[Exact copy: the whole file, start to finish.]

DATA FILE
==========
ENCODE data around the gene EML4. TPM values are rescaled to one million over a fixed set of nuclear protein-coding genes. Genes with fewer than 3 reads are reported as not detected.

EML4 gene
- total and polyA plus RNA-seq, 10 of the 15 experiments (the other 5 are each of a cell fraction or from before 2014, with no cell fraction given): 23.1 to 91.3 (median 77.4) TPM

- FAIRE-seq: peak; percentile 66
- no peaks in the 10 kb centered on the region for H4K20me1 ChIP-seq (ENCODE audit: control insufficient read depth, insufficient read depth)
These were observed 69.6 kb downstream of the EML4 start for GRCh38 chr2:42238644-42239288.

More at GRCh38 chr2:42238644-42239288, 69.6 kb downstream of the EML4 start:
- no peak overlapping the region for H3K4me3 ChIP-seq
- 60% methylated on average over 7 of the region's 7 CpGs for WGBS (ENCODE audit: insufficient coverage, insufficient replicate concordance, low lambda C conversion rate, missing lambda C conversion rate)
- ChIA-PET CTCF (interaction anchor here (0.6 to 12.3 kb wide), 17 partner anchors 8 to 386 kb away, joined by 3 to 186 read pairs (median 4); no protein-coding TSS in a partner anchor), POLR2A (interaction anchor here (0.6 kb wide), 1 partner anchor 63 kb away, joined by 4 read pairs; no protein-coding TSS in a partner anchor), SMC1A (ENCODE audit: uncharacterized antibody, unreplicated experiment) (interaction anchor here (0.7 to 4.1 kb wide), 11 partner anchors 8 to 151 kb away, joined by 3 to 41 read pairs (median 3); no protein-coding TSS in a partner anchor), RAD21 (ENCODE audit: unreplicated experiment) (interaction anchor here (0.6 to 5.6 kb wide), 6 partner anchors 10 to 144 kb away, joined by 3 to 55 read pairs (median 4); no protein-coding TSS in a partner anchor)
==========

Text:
ENCODE data around the gene EML4. TPM values are rescaled to one million over a fixed set of nuclear protein-coding genes. Genes with fewer than 3 reads are reported as not detected.

EML4 gene
- total and polyA plus RNA-seq, 10 of the 15 experiments (the other 5 are each of a cell fraction or from before 2014, with no cell fraction given): 23.1 to 91.3 (median 77.4) TPM

- FAIRE-seq: peak; percentile 66
- no peaks in the 10 kb centered on the region for H4K20me1 ChIP-seq (ENCODE audit: control insufficient read depth, insufficient read depth)
These were observed 69.6 kb downstream of the EML4 start for GRCh38 chr2:42238644-42239288.

More at GRCh38 chr2:42238644-42239288, 69.6 kb downstream of the EML4 start:
- no peak overlapping the region for H3K4me3 ChIP-seq
- 60% methylated on average over 7 of the region's 7 CpGs for WGBS (ENCODE audit: insufficient coverage, insufficient replicate concordance, low lambda C conversion rate, missing lambda C conversion rate)
- ChIA-PET CTCF (interaction anchor here (0.6 to 12.3 kb wide), 17 partner anchors 8 to 386 kb away, joined by 3 to 186 read pairs (median 4); no protein-coding TSS in a partner anchor), POLR2A (interaction anchor here (0.6 kb wide), 1 partner anchor 63 kb away, joined by 4 read pairs; no protein-coding TSS in a partner anchor), SMC1A (ENCODE audit: uncharacterized antibody, unreplicated experiment) (interaction anchor here (0.7 to 4.1 kb wide), 11 partner anchors 8 to 151 kb away, joined by 3 to 41 read pairs (median 3); no protein-coding TSS in a partner anchor), RAD21 (ENCODE audit: unreplicated experiment) (interaction anchor here (0.6 to 5.6 kb wide), 6 partner anchors 10 to 144 kb away, joined by 3 to 55 read pairs (median 4); no protein-coding TSS in a partner anchor)